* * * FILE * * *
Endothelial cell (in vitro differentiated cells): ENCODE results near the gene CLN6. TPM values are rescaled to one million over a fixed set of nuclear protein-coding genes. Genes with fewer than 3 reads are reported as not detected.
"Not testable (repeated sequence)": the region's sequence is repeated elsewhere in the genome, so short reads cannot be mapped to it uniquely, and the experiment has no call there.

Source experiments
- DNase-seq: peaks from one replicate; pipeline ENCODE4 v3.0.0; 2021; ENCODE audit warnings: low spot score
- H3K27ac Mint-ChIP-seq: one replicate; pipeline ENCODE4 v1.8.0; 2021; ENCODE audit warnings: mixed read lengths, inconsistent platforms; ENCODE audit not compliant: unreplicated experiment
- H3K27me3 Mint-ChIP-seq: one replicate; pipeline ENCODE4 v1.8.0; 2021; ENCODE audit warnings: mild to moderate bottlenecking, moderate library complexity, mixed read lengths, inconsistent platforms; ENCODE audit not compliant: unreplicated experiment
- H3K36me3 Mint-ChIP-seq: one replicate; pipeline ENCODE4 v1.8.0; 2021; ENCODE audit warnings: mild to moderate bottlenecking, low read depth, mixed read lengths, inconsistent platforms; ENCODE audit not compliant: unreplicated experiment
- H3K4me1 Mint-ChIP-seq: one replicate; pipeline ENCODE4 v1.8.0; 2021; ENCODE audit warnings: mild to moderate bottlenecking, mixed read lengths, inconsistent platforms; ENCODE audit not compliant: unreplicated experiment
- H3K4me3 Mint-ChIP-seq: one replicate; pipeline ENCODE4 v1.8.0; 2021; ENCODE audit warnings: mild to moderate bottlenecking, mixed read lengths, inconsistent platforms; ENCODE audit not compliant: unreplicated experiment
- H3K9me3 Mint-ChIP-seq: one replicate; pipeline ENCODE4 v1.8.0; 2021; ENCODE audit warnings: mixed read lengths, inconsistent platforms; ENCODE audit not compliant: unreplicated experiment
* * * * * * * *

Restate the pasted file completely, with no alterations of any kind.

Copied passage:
Endothelial cell (in vitro differentiated cells): ENCODE results near the gene CLN6. TPM values are rescaled to one million over a fixed set of nuclear protein-coding genes. Genes with fewer than 3 reads are reported as not detected.
"Not testable (repeated sequence)": the region's sequence is repeated elsewhere in the genome, so short reads cannot be mapped to it uniquely, and the experiment has no call there.

Source experiments
- DNase-seq: peaks from one replicate; pipeline ENCODE4 v3.0.0; 2021; ENCODE audit warnings: low spot score
- H3K27ac Mint-ChIP-seq: one replicate; pipeline ENCODE4 v1.8.0; 2021; ENCODE audit warnings: mixed read lengths, inconsistent platforms; ENCODE audit not compliant: unreplicated experiment
- H3K27me3 Mint-ChIP-seq: one replicate; pipeline ENCODE4 v1.8.0; 2021; ENCODE audit warnings: mild to moderate bottlenecking, moderate library complexity, mixed read lengths, inconsistent platforms; ENCODE audit not compliant: unreplicated experiment
- H3K36me3 Mint-ChIP-seq: one replicate; pipeline ENCODE4 v1.8.0; 2021; ENCODE audit warnings: mild to moderate bottlenecking, low read depth, mixed read lengths, inconsistent platforms; ENCODE audit not compliant: unreplicated experiment
- H3K4me1 Mint-ChIP-seq: one replicate; pipeline ENCODE4 v1.8.0; 2021; ENCODE audit warnings: mild to moderate bottlenecking, mixed read lengths, inconsistent platforms; ENCODE audit not compliant: unreplicated experiment
- H3K4me3 Mint-ChIP-seq: one replicate; pipeline ENCODE4 v1.8.0; 2021; ENCODE audit warnings: mild to moderate bottlenecking, mixed read lengths, inconsistent platforms; ENCODE audit not compliant: unreplicated experiment
- H3K9me3 Mint-ChIP-seq: one replicate; pipeline ENCODE4 v1.8.0; 2021; ENCODE audit warnings: mixed read lengths, inconsistent platforms; ENCODE audit not compliant: unreplicated experiment